A Special Event Esotouric bus adventure: Richard’s one-time only Birthday Bus Tour of Public Mausolea of Los Angeles & Orange Counties hosted by Nathan Marsak.
For Richard’s once-a-year birthday bus adventure, we invite you to climb aboard for a 7-hour excursion exploring some of the greatest buildings in the Southland that you’ve never seen—unless you go to a lot of funerals.
Lunch is included in the ticket price.
The tour is hosted by Nathan Marsak, America’s wittiest historian of mortuary architecture. At each of the mausolea that we visit, Nathan will share the histories and structural secrets of these magnificent structures, revealing their compelling narratives through vintage photographs and insights into the architect, engineer and civic groups that funded each project.
During our on-the-bus portions of the tour, Nathan will argue a slightly more esoteric point: showing how the development of both these public mausolea and of Modernism in Los Angeles were concurrent and connected. They shared many of the same goals and tapped into the same revolutionary material: concrete, with its plasticity adapted to vernacular styles based on indigenous forms and innovative local building methods, and which also served the need for a durable and hygienic space. By tour’s end, Nathan will reveal these seemingly traditional structures as standing firmly within the West Coast Modernist canon.
Public Mausolea to be visited:
Forest Lawn (formerly Sunnyside Memorial Park) (Long Beach, 1922, Cecil Bryant, architect). This Spanish Renaissance gem is a showcase of ceramic tile design by the local CALCO Pottery headed by Rufus Keeler, later of Malibu Pottery. It contains unusually fine examples of pictorial stained glass, and its dome with its suspended Foucault’s Pendulum is a breathtaking architectural space.
Community Mausoleum (Anaheim, 1914, Charles E. Shattuck, architect). Constructed by the Pacific Mausoleum Company of Los Angeles. The interior tile and white Columbia marble is by Musto Sons-Keenan, and the cast iron & bronze grillwork by Pacific Ornamental. The proportions of the building are perfect Classic Greek Doric: narrowing shafts, triglyphs over the architrave, extending pediment. The ventilation, sanitation, and drainage are all patented designs of Charles E. Shattuck.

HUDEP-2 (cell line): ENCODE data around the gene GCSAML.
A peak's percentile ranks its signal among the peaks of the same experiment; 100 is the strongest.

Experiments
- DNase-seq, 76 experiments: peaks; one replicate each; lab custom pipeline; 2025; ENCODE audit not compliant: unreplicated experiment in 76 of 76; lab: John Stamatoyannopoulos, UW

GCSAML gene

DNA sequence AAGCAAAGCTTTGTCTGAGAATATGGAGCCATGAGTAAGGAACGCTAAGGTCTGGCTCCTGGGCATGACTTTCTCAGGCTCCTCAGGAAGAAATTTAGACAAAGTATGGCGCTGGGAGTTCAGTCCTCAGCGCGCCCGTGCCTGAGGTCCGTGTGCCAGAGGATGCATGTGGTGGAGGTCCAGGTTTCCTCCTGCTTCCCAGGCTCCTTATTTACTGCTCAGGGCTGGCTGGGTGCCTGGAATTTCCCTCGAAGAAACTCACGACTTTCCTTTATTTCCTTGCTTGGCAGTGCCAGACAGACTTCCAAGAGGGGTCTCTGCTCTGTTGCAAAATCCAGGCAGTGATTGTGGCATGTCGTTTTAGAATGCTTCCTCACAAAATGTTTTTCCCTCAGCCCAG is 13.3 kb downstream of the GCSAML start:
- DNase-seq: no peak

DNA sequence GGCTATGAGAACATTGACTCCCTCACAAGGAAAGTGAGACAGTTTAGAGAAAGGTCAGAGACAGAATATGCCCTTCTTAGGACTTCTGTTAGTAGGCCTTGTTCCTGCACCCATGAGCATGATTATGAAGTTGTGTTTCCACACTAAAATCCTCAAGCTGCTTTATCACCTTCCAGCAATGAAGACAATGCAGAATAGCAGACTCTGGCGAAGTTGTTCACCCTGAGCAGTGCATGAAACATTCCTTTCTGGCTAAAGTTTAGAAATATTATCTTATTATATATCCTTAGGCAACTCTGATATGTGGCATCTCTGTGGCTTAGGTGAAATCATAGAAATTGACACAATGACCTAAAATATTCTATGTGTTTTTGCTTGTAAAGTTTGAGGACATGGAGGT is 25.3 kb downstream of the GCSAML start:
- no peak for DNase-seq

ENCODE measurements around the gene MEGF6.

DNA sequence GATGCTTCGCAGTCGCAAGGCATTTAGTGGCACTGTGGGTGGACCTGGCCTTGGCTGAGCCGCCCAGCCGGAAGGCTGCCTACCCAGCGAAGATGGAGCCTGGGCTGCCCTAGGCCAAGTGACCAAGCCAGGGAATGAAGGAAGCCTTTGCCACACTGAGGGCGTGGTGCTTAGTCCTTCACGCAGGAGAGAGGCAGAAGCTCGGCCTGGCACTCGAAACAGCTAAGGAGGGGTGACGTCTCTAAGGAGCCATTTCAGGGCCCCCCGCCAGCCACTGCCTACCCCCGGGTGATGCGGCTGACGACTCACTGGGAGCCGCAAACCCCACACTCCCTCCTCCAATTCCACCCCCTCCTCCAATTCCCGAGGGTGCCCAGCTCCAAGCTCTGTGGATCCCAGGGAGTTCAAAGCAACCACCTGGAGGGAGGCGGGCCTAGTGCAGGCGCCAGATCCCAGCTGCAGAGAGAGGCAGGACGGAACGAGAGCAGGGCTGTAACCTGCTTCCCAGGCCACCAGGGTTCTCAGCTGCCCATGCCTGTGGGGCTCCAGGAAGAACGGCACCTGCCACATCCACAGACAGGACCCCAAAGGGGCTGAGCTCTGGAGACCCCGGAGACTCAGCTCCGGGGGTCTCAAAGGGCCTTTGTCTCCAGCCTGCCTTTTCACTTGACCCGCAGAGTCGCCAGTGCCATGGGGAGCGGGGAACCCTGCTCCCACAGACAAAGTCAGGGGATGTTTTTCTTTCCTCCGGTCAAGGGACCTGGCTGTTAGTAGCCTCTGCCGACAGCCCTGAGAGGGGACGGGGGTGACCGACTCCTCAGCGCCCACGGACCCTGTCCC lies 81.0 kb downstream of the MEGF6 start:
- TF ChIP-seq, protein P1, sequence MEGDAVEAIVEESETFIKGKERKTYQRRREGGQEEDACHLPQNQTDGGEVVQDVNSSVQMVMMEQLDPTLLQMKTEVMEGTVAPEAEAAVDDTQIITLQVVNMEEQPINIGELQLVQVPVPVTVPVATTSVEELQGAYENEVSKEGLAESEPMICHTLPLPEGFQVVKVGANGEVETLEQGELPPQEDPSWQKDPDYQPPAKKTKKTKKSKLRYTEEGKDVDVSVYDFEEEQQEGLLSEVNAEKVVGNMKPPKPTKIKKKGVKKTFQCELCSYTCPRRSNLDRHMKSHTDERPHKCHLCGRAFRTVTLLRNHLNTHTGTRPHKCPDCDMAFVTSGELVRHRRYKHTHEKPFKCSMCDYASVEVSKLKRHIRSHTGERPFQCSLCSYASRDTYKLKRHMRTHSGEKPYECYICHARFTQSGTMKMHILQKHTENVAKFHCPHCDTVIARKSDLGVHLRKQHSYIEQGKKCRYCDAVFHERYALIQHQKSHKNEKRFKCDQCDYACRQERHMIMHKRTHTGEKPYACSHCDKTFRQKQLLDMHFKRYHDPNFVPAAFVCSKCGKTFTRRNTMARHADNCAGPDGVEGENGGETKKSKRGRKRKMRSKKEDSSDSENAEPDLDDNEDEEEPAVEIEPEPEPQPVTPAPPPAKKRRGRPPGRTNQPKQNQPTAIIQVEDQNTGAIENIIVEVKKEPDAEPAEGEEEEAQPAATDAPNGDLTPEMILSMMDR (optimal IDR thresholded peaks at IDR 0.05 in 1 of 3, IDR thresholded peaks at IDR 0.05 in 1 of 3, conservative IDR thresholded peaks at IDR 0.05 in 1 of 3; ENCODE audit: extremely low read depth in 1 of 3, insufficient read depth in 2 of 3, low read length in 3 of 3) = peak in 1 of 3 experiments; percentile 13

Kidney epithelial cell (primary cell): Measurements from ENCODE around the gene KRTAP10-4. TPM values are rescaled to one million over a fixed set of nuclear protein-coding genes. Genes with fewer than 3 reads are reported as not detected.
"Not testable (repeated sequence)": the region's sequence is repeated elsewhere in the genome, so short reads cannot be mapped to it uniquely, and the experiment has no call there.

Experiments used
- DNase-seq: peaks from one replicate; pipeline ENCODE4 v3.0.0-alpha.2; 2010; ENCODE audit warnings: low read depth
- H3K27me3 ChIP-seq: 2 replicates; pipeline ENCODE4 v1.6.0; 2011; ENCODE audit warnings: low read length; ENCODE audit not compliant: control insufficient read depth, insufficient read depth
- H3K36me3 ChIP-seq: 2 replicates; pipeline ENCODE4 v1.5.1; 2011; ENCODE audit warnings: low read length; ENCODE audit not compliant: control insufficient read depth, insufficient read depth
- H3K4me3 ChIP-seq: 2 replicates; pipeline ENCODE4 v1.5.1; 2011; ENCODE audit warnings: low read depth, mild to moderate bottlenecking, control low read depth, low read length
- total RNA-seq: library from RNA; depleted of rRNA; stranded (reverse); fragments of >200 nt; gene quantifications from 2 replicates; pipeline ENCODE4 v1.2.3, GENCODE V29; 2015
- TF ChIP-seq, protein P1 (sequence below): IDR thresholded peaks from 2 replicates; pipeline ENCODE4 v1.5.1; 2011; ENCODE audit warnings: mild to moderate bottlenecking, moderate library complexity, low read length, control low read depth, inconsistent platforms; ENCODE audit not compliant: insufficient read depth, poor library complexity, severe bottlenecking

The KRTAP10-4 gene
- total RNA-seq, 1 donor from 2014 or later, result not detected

Fairhaven (Santa Ana, 1916, Charles E. Shattuck, architect). An Egyptian-Beaux Arts masterpiece conceived of by the visionary cemetery developer Oliver Linden Halsell, it is constructed of granite with thirty-two different kinds of marble and stone used on the interior floors and walls.
Calvary Mausoleum (East Los Angeles, 1936, Ross Montgomery, architect). The facade is Art Deco-Moorish-Hollywood, complete with processional columns capped with triumphant angels. The interior is inspired by Tuscan church interiors of the Quattrocento, rich with marble and stenciled faux wood. The mausoleum was financed in large part by Estelle Doheny, and is the final resting place for both she and her oilman husband Edward. For many decades, the bishops of Los Angeles reposed here, too, before being moved to the new downtown Cathedral in 2002.